On the western coast of Tokyo Bay directly south of Tokyo, Yokohama is the second largest city in Japan and one of the cities most used to seeing foreigners. First a fishing village, Yokohama developed into a bustling port city following the establishment of foreign trade after the opening of Japan in 1854. It was the site where Commodore Matthew Perry landed and signed the Kanagawa Treaty ending over 200 years of isolationalism by the Tokugawa Shogunate. At the forefront of the Meiji restoration, the first train line in Japan connected Tokyo and Yokohama. However, Yokohama was devastated by the Great Kanto Earthquake of 1923 and again by the firebombings of World War II, and never really regained its prominence. It remains a maritime city to this day and retains an international flavor. Yokohama is located only half an hour away from Tokyo, and effectively forms a part of the giant… [read more].
Kawasaki is a city in Kanagawa, Japan, sandwiched between Tokyo and Yokohama. Kawasaki has been an important city of trade since the days of the Tokugawa Shogunate, as a stop on the Tokaido road between Tokyo and Kyoto. With a population of over 1.3 million, Kawasaki is the ninth most populated city in Japan, but it’s sandwiched between Japan’s two largest cities, Tokyo and Yokohama, and consequently ignored by the vast majority of tourists zooming between the two. There are attractions, though, that make Kawasaki a unique side trip, including a Buddhist temple that ranks as one of Japan’s top three most visited temples during the New Year, a Shinto fertility shrine that hosts one of Japan’s wackiest festivals, and an underrated open-air museum. Geographically, Kawasaki lies in the middle of the Keihin region, separated from the Tokyo metropolis by the Tama River, which it roughly follows, and is divided into seven… [read more].
Geneva, Switzerland’s second-most populous city and the largest French-speaking city in Switzerland, is one of the world’s major centers of international diplomacy, having served as the site of the headquarters of the International Committee of the Red Cross since its foundation in 1863. Although the United Nations is now headquartered in New York, the organization still retains a large presence in Geneva at the Palais des Nations and many of its sister/child organizations, such as the World Health and International Labour Organizations. The City of Geneva has only 200,000 inhabitants but 915,000 people live in the metropolitan region. In 1536, a young man named John Calvin, fleeing the persecution of Protestants in France, spent a night in Geneva. As it turned out, he was to do a lot more there than sleeping. After being expelled from Geneva for nearly three years, Calvin returned triumphantly in 1541 to help elevate the city… [read more].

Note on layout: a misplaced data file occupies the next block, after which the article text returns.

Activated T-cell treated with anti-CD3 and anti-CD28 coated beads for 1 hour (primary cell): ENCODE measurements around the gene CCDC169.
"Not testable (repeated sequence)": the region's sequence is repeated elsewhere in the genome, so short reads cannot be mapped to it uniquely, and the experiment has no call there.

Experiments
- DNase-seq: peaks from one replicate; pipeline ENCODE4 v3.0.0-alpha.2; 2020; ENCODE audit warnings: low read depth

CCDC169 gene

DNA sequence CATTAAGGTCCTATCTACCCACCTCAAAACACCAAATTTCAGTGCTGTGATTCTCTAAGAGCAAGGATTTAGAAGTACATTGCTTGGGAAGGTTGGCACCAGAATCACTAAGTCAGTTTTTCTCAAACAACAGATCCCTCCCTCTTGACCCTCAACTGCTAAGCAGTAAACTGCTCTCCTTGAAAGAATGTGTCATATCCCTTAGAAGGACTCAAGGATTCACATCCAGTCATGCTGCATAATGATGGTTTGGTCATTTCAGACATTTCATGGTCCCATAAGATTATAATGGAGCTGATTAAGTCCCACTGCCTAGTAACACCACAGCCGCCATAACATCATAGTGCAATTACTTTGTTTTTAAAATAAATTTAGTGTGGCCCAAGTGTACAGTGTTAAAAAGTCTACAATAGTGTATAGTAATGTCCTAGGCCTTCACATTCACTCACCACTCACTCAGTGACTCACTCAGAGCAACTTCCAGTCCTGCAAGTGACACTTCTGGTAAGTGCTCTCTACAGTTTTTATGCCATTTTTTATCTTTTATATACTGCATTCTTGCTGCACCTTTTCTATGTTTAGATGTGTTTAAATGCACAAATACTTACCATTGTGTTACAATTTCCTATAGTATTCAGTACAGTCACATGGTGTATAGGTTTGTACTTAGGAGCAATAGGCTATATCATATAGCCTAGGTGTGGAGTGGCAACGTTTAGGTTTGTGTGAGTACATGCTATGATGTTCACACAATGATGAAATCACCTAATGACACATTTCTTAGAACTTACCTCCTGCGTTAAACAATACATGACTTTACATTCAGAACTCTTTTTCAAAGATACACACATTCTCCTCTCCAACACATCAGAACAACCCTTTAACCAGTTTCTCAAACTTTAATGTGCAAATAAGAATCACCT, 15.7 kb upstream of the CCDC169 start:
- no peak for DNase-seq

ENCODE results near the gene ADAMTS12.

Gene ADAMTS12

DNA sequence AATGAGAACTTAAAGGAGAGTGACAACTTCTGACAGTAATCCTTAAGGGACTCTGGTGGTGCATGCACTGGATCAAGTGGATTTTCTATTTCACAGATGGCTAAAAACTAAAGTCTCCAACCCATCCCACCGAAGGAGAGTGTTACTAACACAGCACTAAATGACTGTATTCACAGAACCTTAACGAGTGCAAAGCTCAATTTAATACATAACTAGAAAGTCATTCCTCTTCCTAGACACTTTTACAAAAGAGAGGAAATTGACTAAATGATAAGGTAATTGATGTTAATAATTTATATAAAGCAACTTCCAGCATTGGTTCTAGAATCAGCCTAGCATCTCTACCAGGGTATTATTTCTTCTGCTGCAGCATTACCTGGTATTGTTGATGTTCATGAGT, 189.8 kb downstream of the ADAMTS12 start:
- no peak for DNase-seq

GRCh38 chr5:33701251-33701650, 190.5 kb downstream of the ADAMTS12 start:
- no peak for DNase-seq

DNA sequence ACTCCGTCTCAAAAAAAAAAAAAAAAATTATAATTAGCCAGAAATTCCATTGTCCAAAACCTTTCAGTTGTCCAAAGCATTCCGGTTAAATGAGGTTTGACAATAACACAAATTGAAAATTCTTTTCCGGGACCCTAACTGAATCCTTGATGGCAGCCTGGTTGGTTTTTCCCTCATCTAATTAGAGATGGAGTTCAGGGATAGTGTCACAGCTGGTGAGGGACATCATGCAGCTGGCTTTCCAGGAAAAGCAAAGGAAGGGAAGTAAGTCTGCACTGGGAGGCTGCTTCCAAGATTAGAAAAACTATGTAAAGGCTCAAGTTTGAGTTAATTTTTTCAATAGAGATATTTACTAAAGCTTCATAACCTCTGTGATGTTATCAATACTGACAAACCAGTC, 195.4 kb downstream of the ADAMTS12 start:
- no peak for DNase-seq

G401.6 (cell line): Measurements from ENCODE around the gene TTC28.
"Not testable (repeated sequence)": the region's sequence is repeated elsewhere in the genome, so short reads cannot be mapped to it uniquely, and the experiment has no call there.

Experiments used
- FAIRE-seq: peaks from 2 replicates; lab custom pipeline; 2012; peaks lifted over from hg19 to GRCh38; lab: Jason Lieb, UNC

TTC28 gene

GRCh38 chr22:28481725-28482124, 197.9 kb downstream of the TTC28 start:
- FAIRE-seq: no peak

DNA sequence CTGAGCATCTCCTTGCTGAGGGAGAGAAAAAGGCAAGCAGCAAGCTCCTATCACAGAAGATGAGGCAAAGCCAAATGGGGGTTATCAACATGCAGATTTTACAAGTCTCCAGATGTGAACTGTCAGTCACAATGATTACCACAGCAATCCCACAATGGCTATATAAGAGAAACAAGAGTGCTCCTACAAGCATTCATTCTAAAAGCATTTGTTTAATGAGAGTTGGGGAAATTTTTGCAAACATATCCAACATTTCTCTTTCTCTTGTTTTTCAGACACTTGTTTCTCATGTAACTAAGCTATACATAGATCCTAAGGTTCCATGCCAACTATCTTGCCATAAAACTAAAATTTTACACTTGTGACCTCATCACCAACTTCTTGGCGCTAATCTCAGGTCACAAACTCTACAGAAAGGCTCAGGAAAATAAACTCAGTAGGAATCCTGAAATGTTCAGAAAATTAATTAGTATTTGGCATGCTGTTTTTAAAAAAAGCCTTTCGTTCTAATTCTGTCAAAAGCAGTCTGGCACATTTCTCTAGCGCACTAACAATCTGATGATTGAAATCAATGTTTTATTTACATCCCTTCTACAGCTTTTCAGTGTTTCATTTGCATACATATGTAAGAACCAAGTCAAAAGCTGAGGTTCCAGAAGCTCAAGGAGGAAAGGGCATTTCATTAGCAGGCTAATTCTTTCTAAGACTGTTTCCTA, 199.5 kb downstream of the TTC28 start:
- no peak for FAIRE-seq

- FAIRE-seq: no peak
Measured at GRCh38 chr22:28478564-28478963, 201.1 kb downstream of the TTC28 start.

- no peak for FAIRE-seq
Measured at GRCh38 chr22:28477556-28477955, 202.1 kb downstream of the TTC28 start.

Lausanne, (pronounced low-ZANNE) the capital of the Swiss canton of Vaud, is a medium sized city (around two thirds the size of Geneva) which sits at the northernmost point of Lake Geneva (Lac Léman). The city is the host to the International Olympic Committee and two major universities. It is also the public transport hub of Vaud, and a gateway to the alpine Canton of the Valais, home to some of the best known ski slopes in the world. Lausanne will host the 2020 Winter Youth Olympic Games, a major international multi-sport event and cultural festival for teenagers between 9 and 22 January 2020. As you might expect the large student population makes for a lively nightlife and arts community, revolving around the Flon district. You’ll also find a number of quality restaurants and two dozen museums of note, including the Olympic Museum and the offbeat Collection de l’Art Brut. Architecture buffs… [read more].
Zurich is the largest city in Switzerland, with a population of some 400,000 in the city proper and 1.3 million in the metro area. Zurich is on Lake Zurich, where the lake meets the river Limmat, in the north of Switzerland. While Zurich is the country’s financial centre and has the busiest airport, Berne is the Swiss capital. Zurich is Switzerland’s biggest city and a cultural center of German-speaking Switzerland. Despite it not being the administrative capital of any more than its Kanton, Zurich punches well above its weight in terms of major media and business headquarters and due to it being at the heart of Switzerland’s excessively punctual and meticulously maintained train network and being home to Switzerland’s most important airport, it is often the first part of Switzerland that visitors get to see. Zurich is close to some excellent skiing resorts and many people headed for the Swiss Alps… [read more].